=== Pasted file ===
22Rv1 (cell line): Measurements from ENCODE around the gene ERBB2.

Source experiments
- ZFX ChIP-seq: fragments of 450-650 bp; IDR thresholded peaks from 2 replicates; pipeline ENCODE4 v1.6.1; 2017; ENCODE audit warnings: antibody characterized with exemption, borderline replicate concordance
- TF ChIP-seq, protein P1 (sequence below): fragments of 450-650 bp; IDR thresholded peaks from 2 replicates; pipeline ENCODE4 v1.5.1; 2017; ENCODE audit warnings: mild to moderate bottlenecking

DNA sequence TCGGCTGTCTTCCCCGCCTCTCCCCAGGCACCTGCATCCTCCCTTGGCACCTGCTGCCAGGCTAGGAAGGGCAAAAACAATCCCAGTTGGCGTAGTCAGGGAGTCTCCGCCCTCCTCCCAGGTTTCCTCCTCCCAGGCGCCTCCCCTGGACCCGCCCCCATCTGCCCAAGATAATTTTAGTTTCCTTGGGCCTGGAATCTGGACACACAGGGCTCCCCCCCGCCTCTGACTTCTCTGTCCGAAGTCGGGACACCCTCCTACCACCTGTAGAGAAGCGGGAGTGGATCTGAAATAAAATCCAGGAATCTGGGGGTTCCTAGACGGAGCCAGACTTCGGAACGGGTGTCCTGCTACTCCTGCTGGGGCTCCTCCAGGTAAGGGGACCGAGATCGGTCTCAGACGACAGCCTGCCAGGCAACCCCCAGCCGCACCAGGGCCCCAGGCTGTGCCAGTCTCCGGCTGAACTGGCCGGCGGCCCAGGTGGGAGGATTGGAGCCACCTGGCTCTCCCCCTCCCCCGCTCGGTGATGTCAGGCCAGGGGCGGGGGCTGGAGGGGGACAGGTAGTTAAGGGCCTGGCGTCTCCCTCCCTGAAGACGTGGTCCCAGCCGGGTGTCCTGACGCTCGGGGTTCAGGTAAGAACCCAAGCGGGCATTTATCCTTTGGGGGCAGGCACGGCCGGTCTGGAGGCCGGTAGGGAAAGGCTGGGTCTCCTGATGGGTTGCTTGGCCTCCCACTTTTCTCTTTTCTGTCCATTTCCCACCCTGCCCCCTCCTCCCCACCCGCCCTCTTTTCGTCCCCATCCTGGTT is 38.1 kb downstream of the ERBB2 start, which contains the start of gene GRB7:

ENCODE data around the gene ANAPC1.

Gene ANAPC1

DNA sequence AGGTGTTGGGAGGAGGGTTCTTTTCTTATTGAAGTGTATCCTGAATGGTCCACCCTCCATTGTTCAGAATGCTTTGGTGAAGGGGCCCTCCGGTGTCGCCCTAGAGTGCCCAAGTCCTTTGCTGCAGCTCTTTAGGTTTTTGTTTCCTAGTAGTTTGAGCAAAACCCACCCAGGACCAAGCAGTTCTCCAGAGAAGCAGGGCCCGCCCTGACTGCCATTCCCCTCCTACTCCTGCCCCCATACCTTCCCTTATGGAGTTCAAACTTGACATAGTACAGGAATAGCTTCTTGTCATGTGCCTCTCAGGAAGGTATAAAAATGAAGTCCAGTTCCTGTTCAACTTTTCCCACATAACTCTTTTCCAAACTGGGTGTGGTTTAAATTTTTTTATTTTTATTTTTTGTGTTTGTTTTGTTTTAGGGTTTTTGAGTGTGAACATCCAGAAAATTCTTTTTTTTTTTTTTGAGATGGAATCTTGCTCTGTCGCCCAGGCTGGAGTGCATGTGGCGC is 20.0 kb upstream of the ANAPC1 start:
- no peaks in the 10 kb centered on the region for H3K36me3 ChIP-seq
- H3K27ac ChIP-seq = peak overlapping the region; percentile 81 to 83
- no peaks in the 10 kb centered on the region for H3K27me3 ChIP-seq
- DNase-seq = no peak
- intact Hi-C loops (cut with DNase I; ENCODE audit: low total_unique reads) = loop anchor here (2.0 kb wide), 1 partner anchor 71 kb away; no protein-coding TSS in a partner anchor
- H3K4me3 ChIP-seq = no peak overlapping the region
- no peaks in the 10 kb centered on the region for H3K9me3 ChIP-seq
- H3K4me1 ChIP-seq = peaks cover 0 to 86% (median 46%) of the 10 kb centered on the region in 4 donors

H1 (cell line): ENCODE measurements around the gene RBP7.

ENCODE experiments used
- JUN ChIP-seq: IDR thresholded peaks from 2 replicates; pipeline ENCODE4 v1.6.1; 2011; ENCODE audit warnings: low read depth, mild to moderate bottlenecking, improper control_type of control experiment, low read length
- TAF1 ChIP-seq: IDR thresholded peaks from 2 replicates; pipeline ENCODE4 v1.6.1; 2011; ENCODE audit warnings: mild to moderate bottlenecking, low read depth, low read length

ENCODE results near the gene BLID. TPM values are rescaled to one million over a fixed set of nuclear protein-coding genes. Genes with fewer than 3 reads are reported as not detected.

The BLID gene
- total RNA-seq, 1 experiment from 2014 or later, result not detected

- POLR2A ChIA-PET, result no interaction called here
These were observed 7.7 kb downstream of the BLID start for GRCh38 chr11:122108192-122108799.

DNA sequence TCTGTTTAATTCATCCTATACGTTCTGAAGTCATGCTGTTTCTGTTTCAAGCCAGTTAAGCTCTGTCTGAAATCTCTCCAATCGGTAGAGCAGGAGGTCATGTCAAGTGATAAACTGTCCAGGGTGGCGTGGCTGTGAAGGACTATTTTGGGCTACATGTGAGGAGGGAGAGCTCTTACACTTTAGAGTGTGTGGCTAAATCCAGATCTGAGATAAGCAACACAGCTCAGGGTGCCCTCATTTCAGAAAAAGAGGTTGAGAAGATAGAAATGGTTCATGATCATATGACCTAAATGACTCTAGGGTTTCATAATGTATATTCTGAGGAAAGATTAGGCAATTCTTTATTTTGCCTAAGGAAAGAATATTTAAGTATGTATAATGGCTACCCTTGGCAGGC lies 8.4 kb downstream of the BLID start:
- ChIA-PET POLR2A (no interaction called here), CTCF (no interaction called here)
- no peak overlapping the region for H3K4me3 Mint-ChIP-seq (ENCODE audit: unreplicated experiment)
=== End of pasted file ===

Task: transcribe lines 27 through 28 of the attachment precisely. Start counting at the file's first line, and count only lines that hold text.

- ChIA-PET POLR2A (no interaction called here), CTCF (no interaction called here)
- no peak overlapping the region for H3K4me3 Mint-ChIP-seq (ENCODE audit: unreplicated experiment)